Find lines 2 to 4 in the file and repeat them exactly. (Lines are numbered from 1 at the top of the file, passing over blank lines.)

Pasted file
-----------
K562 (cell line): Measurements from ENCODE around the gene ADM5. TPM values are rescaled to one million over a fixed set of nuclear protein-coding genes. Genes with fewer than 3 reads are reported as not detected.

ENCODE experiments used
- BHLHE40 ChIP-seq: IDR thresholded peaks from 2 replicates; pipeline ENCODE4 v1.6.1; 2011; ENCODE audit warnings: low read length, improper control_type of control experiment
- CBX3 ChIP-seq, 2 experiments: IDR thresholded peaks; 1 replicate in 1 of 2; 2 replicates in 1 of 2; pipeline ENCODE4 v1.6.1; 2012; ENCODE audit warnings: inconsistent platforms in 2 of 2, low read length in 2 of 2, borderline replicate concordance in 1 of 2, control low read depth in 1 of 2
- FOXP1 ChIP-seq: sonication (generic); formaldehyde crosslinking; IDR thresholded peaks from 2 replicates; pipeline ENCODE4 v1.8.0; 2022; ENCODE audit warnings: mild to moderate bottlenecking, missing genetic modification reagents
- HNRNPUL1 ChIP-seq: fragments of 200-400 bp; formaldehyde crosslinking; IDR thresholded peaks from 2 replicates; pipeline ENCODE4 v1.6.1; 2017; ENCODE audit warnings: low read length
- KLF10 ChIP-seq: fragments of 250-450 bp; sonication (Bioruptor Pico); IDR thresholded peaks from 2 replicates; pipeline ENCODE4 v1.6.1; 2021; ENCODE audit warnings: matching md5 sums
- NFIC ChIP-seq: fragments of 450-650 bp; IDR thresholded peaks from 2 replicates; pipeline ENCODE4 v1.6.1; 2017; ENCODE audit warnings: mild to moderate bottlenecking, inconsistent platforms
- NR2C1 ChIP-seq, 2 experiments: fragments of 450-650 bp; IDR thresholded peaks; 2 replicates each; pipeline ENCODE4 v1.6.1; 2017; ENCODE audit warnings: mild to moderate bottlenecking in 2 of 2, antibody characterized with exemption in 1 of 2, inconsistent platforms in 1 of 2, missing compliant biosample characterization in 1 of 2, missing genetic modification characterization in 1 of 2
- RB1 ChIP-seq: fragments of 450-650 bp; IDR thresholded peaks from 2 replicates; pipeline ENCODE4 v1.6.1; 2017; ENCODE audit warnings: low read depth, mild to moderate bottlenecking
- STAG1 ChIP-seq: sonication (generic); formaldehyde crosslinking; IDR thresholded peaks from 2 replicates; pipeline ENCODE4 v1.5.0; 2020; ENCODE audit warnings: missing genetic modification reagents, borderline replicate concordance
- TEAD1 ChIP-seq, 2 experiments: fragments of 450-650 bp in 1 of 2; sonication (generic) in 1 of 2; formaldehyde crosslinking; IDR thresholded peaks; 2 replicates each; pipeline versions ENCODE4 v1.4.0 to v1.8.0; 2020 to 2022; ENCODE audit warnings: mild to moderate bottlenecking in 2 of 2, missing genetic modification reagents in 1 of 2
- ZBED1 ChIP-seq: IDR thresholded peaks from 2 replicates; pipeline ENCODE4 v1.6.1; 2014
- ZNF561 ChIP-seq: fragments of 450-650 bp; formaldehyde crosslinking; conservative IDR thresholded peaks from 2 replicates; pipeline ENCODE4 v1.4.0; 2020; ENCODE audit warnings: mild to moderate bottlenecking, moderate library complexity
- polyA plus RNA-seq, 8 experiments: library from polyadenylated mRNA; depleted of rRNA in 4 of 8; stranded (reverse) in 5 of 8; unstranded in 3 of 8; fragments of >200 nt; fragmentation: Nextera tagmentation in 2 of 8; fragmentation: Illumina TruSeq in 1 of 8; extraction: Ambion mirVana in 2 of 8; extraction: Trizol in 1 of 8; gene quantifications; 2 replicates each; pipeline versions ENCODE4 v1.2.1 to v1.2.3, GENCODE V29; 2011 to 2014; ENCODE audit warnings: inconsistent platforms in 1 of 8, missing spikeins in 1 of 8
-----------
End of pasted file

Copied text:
ENCODE experiments used
- BHLHE40 ChIP-seq: IDR thresholded peaks from 2 replicates; pipeline ENCODE4 v1.6.1; 2011; ENCODE audit warnings: low read length, improper control_type of control experiment
- CBX3 ChIP-seq, 2 experiments: IDR thresholded peaks; 1 replicate in 1 of 2; 2 replicates in 1 of 2; pipeline ENCODE4 v1.6.1; 2012; ENCODE audit warnings: inconsistent platforms in 2 of 2, low read length in 2 of 2, borderline replicate concordance in 1 of 2, control low read depth in 1 of 2